Water Retention and Nutrient Availability in Soil: Drainage and Compaction
Crop Insights written by Stephen D. Strachan, Ph.D.1 and Mark Jeschke, Ph.D.2
- Soil texture, bulk density, and organic matter content determine soil water holding capacity.
- Water’s adhesive and cohesive properties create forces to retain plant-available water within the root zone.
- Soil compaction increases bulk density, determines pore size and volume distribution, and ultimately limits water and nutrient uptake in corn plants.
- Soil compaction reduces the rate of water penetration to recharge the soil profile during a rainfall or irrigation event, reduces gaseous exchange and limits oxygen uptake by corn roots within the soil profile by reducing the macropore concentration, and limits the ability of corn roots to grow into new soil to extract water and nutrients.
- Increasing soil compaction is an unavoidable result of corn production. Ways to manage soil compaction are:
- Match implement sizes to drive on the same wheel tracks.
- Do not randomly drive across fields with heavy implements but follow established wheel tracks.
- Till soils at the proper moisture content.
- Reduce the number of tillage operations per growing season.
- Properly match equipment loads and weight distribution to tillage operations.
- Manage your operation to increase soil organic matter.
- Plant rotational or winter cover crops with root structures that tend to reduce soil compaction as these roots grow.
Water held in soil is essential for corn growth. Each rainfall and irrigation event replenishes soil water as growing corn plants deplete this water. Soil texture, bulk density, and organic matter primarily determine the soil’s water-holding capacity. The physical properties of water and soil govern a soil’s ability to retain water and the corn plant’s ability to extract this water. Soil compaction is a “hidden yield robber” (Figure 1). Management that minimizes soil compaction and increases organic matter creates the greatest opportunity for soil to retain the maximum amount of plant-available water and nutrients to support corn growth.
Figure 1. Areas of stunted yellow corn in a field likely resulting from soil compaction created during the previous harvest. Soil compaction can restrict root growth of corn as well as reduce the ability of soil to retain and supply water.
How Does Soil Retain Water?
Three physical properties of water – ionic interactions with nutrients and other ions, a strong force of cohesion, and a strong force of adhesion – create the forces that hold water within the plant root zone (Strachan and Jeschke, 2017). Cohesion is the ability of water molecules to stick to other water molecules. Adhesion is the ability of water molecules to stick to other molecules that are not water molecules. These forces interact with soil-bound cations, clay minerals, organic matter, and other solid materials that constitute soil colloids. If these forces were not present, the force of gravity would pull water molecules deeper into the soil profile where they would no longer be available for plant uptake. Soil pores retain plant-available water. Soil texture, organic matter content, and bulk density determine the distribution and size of soil pores (Hillel, 1980).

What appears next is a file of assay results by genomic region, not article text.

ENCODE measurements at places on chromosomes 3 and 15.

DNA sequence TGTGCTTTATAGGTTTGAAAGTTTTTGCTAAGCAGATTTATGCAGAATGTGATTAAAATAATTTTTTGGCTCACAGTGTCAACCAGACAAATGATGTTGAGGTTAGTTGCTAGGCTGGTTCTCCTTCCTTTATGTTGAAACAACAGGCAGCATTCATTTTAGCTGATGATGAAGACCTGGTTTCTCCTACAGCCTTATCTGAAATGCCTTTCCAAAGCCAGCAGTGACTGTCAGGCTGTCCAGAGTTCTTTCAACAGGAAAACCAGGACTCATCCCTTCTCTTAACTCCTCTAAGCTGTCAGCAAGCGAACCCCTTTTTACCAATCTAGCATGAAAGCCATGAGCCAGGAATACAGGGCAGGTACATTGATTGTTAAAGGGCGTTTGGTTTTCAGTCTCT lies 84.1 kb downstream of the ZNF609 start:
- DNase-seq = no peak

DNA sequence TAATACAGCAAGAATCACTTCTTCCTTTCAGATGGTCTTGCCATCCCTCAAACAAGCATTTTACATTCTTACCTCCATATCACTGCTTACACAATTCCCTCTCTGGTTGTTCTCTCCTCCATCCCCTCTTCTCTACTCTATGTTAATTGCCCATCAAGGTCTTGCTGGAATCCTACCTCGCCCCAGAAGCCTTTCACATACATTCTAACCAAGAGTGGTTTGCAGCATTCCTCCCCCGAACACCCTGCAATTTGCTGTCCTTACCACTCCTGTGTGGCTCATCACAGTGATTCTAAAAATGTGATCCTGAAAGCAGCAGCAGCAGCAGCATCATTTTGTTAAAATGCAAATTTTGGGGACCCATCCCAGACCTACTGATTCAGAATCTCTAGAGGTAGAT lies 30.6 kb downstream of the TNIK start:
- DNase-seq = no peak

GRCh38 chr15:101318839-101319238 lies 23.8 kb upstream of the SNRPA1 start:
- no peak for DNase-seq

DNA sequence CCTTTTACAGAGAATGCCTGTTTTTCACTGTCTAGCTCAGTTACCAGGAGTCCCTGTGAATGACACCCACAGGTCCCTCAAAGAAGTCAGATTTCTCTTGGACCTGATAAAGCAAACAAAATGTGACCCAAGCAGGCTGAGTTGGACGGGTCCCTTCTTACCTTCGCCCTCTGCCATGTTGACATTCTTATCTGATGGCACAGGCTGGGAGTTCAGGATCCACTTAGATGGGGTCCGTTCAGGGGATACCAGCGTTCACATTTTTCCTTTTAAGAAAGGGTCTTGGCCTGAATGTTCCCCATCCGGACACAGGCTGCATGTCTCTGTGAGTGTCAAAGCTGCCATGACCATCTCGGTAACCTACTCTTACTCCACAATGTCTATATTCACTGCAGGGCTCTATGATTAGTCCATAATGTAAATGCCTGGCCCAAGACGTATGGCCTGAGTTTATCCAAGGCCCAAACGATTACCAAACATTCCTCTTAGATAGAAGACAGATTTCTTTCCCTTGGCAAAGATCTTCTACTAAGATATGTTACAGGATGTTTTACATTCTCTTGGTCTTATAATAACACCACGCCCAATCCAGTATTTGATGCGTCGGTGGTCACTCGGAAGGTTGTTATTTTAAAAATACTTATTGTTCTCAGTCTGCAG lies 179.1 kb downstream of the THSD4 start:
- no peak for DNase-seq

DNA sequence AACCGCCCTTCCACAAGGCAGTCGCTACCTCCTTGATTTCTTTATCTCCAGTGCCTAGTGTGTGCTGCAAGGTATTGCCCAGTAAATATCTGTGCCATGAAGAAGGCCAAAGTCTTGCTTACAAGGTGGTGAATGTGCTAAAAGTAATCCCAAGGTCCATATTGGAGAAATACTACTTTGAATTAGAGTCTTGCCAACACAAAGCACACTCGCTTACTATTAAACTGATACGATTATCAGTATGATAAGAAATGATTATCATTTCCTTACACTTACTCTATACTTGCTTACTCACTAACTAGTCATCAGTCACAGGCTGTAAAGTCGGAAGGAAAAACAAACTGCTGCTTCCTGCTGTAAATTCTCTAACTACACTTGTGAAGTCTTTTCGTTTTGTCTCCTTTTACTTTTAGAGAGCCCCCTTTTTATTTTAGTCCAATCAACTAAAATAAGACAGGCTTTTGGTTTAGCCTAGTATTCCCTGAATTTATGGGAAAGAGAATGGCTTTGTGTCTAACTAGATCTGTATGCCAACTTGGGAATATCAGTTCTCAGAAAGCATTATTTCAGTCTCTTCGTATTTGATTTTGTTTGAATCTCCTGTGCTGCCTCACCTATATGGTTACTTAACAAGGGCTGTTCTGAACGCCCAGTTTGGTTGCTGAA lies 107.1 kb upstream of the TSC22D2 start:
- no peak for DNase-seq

The soil mineral fraction consists of silicates and aluminum hydroxy silicates, and soil organic matter contains oxygen and nitrogen atoms essential for retaining water. Oxygen and nitrogen atoms in both soil constituents are capable of hydrogen bonding with hydrogen atoms of water molecules. In addition, the chemical structure of aluminum hydroxy silicates in the soil mineral fraction and the molecular structure of organic acids and other materials in soil organic matter create net negative charges that are dispersed among water molecules located next to these soil constituents. Negative charges associated with soil minerals and organic matter also create cation exchange sites. Cations associated with these sites produce positive charges that are dispersed among the water molecules located next to these cations. The combined forces of ionic charge dispersal and hydrogen bonding hold water molecules very tightly within the soil matrix and negate the downward force of gravity (Figure 2).
Figure 2. A combination of forces resulting from hydrogen bonding and ionic charge dispersal hold the first ring of water molecules very tightly to soil. Corn roots cannot easily extract these water molecules from soil.
Additional rings of water molecules surround the innermost ring of water molecules tightly associated with soil colloids (Figure 3).
Figure 3. Multiple rings of water molecules form around each soil colloid. As each ring of water forms farther from the soil colloid, forces pulling water molecules toward the soil colloid diminish. Rings of water farthest removed from soil colloids are more available for plant uptake.
These additional rings of water are held in place through the forces of hydrogen bonding or ionic charge dispersal. Ionic charge dispersal is a stronger force expressed over short distances because, as more water molecules disperse an ionic charge, the ionic force per interaction decreases. As rings of water molecules further from the soil colloid form, the weaker force of hydrogen bonding becomes the more dominant force. Water present in rings further from soil colloids is not as tightly associated with soil colloids and is therefore more readily available for plant uptake by corn roots. Figure 3 depicts only a few rings of water molecules. In the “real world”, there are many layers of water molecules with different levels of different forces pulling on these molecules.